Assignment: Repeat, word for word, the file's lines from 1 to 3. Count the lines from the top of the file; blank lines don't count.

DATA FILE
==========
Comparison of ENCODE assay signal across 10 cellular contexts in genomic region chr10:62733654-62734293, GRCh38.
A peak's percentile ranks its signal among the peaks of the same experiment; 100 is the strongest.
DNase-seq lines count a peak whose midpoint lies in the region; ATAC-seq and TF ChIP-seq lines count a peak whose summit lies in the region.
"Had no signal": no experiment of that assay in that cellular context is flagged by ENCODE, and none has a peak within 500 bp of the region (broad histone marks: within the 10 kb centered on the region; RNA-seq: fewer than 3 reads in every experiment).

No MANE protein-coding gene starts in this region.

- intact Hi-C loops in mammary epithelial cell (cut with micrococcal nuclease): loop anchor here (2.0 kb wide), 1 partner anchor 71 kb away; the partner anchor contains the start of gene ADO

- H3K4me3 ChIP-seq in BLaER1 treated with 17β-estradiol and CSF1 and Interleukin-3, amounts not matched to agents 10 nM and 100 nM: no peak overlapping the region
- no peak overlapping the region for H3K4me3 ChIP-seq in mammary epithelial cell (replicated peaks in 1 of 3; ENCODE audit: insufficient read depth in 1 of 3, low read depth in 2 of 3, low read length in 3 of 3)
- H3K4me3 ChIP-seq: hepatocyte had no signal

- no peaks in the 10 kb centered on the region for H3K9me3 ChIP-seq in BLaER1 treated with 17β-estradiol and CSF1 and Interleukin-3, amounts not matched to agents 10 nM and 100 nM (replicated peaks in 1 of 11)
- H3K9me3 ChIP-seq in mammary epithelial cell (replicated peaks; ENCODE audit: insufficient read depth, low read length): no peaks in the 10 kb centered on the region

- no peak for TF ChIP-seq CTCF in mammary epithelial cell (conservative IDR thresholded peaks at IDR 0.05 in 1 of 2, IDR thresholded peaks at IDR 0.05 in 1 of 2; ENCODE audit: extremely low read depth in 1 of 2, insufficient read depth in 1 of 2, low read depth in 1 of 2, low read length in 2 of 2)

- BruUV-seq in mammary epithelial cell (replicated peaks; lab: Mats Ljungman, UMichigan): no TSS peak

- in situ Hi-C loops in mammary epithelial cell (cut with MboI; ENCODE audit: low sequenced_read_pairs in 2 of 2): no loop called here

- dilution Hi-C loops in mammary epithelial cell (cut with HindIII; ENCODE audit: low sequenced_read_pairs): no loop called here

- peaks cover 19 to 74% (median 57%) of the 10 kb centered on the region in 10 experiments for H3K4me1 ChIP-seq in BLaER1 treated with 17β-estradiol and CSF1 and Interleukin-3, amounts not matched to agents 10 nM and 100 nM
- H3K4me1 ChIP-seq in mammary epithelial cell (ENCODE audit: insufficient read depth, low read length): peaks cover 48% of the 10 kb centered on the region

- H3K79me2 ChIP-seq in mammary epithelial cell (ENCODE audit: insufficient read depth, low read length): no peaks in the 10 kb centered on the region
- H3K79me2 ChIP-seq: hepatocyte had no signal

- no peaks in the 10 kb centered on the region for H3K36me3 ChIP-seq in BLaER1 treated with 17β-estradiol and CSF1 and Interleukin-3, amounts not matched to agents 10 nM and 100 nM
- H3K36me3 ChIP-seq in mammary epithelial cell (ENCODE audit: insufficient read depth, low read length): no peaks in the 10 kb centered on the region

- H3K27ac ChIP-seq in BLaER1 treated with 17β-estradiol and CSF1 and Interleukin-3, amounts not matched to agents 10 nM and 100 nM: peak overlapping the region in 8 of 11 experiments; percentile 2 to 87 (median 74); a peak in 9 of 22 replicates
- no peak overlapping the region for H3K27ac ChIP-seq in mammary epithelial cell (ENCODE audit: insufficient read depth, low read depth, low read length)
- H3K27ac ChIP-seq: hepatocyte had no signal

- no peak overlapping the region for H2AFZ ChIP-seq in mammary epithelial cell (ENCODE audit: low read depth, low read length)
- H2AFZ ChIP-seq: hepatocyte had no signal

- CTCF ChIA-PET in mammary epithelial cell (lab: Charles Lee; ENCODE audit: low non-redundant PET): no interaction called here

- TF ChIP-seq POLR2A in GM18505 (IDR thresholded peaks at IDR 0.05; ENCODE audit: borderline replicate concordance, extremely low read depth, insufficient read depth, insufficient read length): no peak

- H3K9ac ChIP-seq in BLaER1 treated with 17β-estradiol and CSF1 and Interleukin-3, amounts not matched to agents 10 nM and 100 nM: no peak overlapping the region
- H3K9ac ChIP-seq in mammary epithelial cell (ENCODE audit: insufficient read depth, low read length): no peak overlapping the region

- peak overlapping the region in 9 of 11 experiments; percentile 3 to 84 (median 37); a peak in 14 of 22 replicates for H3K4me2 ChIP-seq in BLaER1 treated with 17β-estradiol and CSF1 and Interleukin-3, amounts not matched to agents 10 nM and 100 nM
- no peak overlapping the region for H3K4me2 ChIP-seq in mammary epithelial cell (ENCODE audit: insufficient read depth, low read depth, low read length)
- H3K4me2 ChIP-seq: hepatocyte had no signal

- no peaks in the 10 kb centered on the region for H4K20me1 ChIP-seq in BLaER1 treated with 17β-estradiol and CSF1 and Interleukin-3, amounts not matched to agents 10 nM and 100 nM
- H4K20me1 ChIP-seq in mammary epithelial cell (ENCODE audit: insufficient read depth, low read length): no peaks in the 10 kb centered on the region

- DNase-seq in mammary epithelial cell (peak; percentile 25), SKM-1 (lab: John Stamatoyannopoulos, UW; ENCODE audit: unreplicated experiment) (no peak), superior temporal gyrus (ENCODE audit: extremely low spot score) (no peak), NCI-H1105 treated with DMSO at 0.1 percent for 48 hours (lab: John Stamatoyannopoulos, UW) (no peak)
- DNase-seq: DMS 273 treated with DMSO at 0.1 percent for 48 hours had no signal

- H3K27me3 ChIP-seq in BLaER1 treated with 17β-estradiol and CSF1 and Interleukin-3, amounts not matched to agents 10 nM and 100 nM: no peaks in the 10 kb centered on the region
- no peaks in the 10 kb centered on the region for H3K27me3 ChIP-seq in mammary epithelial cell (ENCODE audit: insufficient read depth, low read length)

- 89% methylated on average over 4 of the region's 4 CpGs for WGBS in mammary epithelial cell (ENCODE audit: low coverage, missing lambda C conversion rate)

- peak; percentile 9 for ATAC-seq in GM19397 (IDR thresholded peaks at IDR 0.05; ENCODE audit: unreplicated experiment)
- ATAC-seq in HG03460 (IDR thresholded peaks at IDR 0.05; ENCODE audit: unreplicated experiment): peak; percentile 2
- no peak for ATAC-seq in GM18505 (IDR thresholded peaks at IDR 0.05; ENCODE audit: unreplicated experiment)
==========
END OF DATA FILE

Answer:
Comparison of ENCODE assay signal across 10 cellular contexts in genomic region chr10:62733654-62734293, GRCh38.
A peak's percentile ranks its signal among the peaks of the same experiment; 100 is the strongest.
DNase-seq lines count a peak whose midpoint lies in the region; ATAC-seq and TF ChIP-seq lines count a peak whose summit lies in the region.